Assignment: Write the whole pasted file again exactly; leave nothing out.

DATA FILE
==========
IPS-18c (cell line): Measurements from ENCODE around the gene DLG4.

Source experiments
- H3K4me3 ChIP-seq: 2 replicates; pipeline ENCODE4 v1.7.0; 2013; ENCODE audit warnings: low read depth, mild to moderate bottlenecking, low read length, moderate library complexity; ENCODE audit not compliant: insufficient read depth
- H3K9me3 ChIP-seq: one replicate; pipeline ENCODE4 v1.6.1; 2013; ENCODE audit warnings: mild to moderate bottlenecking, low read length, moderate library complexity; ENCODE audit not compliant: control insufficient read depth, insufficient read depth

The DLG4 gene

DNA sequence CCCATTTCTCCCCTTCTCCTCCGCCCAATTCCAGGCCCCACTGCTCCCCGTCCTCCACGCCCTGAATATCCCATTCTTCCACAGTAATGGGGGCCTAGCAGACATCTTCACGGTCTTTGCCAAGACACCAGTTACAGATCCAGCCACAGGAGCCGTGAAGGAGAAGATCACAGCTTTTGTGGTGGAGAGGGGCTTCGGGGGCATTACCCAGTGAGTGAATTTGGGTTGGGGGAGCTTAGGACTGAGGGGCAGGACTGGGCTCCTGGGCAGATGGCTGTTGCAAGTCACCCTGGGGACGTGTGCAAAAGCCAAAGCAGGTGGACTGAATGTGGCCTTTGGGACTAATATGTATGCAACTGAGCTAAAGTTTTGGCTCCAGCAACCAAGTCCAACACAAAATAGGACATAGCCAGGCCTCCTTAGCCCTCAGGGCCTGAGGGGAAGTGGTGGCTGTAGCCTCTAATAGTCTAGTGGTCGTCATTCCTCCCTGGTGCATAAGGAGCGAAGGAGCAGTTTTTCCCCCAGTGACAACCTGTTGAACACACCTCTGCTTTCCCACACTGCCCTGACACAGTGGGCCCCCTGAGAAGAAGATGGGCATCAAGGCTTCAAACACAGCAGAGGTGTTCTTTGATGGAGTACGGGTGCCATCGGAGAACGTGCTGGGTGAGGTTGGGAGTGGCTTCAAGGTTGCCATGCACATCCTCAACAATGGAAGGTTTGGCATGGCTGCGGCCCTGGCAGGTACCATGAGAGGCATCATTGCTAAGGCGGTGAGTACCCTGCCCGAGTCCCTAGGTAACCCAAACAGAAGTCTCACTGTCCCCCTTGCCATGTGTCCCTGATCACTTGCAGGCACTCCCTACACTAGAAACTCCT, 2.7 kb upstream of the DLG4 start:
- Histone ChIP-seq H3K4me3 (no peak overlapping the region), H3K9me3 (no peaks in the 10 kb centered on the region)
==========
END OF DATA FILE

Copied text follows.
IPS-18c (cell line): Measurements from ENCODE around the gene DLG4.

Source experiments
- H3K4me3 ChIP-seq: 2 replicates; pipeline ENCODE4 v1.7.0; 2013; ENCODE audit warnings: low read depth, mild to moderate bottlenecking, low read length, moderate library complexity; ENCODE audit not compliant: insufficient read depth
- H3K9me3 ChIP-seq: one replicate; pipeline ENCODE4 v1.6.1; 2013; ENCODE audit warnings: mild to moderate bottlenecking, low read length, moderate library complexity; ENCODE audit not compliant: control insufficient read depth, insufficient read depth

The DLG4 gene

DNA sequence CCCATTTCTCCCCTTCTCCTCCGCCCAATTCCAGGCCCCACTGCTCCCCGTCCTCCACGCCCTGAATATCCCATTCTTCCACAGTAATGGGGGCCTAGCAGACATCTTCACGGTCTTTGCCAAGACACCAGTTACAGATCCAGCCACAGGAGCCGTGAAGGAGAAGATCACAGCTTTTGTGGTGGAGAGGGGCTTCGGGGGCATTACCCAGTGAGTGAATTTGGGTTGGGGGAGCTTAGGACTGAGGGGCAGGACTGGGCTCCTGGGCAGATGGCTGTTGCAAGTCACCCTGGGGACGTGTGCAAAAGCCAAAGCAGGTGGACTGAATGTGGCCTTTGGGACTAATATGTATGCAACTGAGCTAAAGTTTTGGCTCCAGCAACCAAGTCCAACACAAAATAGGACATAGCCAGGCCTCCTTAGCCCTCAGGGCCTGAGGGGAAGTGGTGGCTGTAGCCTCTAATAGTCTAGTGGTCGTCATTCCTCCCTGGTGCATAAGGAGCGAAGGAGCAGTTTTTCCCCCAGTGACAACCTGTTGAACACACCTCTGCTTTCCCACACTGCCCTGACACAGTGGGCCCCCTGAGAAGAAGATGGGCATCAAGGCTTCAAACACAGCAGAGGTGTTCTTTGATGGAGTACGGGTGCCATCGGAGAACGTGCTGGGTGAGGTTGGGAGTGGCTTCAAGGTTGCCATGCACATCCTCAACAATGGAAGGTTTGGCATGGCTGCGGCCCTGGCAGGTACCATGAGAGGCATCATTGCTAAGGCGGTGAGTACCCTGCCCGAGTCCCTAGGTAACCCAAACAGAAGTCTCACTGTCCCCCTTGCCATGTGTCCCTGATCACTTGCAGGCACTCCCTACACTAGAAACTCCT, 2.7 kb upstream of the DLG4 start:
- Histone ChIP-seq H3K4me3 (no peak overlapping the region), H3K9me3 (no peaks in the 10 kb centered on the region)